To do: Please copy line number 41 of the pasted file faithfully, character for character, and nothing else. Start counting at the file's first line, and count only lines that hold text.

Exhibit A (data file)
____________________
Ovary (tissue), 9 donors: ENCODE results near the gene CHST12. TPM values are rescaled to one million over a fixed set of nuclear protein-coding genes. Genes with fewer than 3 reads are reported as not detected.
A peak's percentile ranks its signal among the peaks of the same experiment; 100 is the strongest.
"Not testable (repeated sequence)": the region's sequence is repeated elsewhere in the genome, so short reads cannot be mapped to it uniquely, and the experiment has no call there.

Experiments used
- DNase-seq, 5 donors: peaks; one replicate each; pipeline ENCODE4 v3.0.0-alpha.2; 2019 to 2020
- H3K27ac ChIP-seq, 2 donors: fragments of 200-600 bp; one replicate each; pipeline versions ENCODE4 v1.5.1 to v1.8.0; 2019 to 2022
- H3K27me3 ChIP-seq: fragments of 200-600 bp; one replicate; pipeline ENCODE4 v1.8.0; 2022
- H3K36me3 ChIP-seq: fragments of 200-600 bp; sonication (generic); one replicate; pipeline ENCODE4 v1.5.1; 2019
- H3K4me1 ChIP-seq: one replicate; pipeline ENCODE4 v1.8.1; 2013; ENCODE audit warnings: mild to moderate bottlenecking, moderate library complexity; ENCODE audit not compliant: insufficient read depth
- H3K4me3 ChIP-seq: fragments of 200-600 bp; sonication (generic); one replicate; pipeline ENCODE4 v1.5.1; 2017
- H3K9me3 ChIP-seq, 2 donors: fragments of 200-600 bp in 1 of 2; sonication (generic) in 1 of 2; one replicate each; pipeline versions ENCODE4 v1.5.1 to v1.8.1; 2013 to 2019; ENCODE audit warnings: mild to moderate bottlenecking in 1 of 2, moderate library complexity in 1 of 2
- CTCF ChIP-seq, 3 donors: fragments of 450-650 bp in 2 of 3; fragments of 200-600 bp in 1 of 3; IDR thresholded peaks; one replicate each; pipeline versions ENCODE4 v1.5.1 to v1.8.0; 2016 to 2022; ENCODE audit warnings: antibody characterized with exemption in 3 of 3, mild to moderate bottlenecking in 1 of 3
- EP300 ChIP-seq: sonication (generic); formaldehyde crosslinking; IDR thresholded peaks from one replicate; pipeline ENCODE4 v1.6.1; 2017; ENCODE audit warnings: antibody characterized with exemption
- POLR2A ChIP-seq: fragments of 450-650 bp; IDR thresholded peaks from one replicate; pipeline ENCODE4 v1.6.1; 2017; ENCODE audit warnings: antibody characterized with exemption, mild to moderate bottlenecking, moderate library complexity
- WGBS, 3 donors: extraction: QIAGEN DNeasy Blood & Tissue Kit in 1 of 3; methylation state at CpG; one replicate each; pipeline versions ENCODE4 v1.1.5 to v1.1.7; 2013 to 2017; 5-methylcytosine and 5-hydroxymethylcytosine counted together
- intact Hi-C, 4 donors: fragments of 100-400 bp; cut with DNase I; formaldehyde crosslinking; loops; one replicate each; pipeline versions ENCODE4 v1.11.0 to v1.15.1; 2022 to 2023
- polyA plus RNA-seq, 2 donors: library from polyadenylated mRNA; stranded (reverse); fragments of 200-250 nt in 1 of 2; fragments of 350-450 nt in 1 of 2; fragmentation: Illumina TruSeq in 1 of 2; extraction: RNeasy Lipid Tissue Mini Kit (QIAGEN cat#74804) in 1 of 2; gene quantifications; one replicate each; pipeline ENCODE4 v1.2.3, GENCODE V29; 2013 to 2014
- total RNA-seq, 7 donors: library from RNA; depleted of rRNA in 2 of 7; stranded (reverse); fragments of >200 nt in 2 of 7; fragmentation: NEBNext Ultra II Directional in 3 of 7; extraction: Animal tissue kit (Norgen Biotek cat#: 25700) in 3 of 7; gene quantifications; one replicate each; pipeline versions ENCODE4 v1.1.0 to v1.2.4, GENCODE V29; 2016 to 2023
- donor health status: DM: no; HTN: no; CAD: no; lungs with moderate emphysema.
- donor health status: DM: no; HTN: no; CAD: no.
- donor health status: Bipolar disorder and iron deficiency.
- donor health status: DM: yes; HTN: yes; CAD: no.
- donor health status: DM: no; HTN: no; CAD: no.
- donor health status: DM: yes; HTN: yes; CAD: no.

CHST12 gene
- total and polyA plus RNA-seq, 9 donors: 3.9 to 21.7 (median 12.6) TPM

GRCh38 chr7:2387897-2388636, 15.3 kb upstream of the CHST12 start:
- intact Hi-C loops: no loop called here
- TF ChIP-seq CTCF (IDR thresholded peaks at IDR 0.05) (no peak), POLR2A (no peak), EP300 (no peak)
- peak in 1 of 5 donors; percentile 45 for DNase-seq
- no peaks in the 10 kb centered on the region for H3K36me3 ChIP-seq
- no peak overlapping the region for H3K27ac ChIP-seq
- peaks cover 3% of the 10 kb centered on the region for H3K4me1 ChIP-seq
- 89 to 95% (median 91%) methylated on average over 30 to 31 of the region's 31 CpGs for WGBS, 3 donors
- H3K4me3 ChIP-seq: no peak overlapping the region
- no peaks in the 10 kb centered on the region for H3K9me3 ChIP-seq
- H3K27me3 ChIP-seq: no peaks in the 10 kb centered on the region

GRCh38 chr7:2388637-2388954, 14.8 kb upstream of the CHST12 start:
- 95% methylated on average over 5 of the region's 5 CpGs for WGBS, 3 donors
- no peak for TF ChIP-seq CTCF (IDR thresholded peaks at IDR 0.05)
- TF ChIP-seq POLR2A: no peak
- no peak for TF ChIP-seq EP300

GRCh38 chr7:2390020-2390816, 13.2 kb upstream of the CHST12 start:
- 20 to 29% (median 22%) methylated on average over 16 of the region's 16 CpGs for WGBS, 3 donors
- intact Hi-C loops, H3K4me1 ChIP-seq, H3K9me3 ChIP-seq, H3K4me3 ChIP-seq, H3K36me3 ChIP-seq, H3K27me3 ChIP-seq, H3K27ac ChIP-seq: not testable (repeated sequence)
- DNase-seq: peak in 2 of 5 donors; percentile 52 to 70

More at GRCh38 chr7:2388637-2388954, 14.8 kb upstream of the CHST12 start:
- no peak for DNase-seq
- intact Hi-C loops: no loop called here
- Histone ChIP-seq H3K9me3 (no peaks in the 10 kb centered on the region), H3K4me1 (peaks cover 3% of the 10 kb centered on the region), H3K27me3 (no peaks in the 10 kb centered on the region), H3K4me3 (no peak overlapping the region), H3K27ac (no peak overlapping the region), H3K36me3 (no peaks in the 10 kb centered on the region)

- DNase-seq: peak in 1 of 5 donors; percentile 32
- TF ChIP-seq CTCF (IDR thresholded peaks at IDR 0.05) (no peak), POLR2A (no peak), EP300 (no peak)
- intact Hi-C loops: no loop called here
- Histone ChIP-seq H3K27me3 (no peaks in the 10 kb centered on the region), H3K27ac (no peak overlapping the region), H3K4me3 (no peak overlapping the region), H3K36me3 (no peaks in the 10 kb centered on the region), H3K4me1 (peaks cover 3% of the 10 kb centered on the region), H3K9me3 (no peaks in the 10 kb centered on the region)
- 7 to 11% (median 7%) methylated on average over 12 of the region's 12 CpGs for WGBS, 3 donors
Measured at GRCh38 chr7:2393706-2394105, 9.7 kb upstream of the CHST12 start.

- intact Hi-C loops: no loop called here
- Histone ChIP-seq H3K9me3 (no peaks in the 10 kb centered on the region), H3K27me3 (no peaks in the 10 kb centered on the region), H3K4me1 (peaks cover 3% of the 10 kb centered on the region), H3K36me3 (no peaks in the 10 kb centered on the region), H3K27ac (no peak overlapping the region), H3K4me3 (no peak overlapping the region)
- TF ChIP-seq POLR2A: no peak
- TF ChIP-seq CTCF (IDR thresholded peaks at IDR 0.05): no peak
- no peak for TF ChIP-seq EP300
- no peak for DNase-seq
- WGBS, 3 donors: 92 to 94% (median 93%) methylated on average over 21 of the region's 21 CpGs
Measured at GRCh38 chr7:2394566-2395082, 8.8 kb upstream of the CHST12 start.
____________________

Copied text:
- TF ChIP-seq POLR2A: no peak